A carry-over post I made in honda-tech.

Fiberglass is a great way to preserve space in your vehicle while getting the bass you want and creating a professional install. I wanted to install 2 kicker 10" CompC woofers while still being able to transport cargo. (I install signs for a living) You can also apply this to other custom pieces, like gauge pods, speaker housings, or anything else that would need to follow the form of your interior.

>>> First: some warnings. Fiberglass resin and hardener is toxic, and the fiberglass itself is a major irritant. Wear long clothes, gloves, and a respirator/mask. If you get resin on your interior, it will not come back out. Mask your areas well past you work zone to preserve your interior. Fiberglass resin is noxious, the smell will stay in your vehicle for a long time (The smell really started to fade after 4 months). The more you can do outside of the car, the better.

>>>Step 1: Plan
Yes, you need to put thought into it. Fiberglass, especially for subs, is tricky. You need to be able to support the weight of the speaker as well as satisfy the airspace requirements of the sub and retain your cargo space. Find out what airspace you speakers need from the manufacturers. My CompCs are a little forgiving, sealed box volumes ranging from 1.0-2.4 cu ft. 1 cubic foot is approximately the size of an inflated basketball. I have not found a good way to measure volume before building a box that has complex curves, so take your best guess. Imagine a full sized basketball, sliced into pieces and laid into the area you have to work with.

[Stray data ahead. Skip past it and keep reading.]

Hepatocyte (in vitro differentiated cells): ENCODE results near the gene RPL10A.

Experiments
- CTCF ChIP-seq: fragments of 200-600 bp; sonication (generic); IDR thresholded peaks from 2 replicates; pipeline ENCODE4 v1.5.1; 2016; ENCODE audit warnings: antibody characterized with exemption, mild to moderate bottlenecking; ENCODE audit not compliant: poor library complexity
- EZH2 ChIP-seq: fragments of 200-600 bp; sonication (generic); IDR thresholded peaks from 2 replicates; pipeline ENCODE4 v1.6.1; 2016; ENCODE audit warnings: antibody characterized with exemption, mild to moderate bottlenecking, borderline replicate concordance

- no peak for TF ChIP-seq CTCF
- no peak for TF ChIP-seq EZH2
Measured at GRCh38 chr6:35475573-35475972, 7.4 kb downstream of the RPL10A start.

>>>Step 2: Prepare
Gather your materials. I used 3/4" MDF board (available at lowes, home depot, etc) for the face of my sub. This provides me a flat, smooth face with plenty of strength to support my woofer. The back half of the box will of course be fiberglass. You'll need resin/hardener (about 1/2 gallon for my 2 boxes), fiberglass MAT (not woven cloth), cups for mixing, chip brushes (2" or smaller), masking tape (1-2" wide), Caulking, sound deadener (optional), and your safety equipment. OF course anything you'll need for an amp install and all of those wires as well, but this is more a fiberglass tutorial than a sub install tutorial.

>>>Step3: Make your mold
This is the first step of actually building your enclosure, and possibly one of the more important ones. If you mess up here, you could get resin all over your interior and rough or poorly fitting fiberglass form. Using your masking tape, make two criss-crossing layers of tape covering your intended work space, with generous overlap between strips of tape. Masking tape is moderately porous, you don't want any resin seeping through. Extend your tape coating a few inches past the edge of your envisioned enclosure to prevent resin dripping onto interior pieces. Following your resin instructions, mix small batches of resin and hardener and paint a moderate layer onto your masking tape. Once your tape form is painted in resin, cut small rectangles of mat (I used 2"x4") and place them on the resin, with small overlaps between mat pieces. Continue until your painted surfaces are covered in mat, then using your paintbursh again, dab/blotch (NOT brush) resin onto the fiber mat until your mat is the same carmelly color as your resin. Use a dabbing motion to prevent moving the mat pieces or creating poking out strings of fiberglass.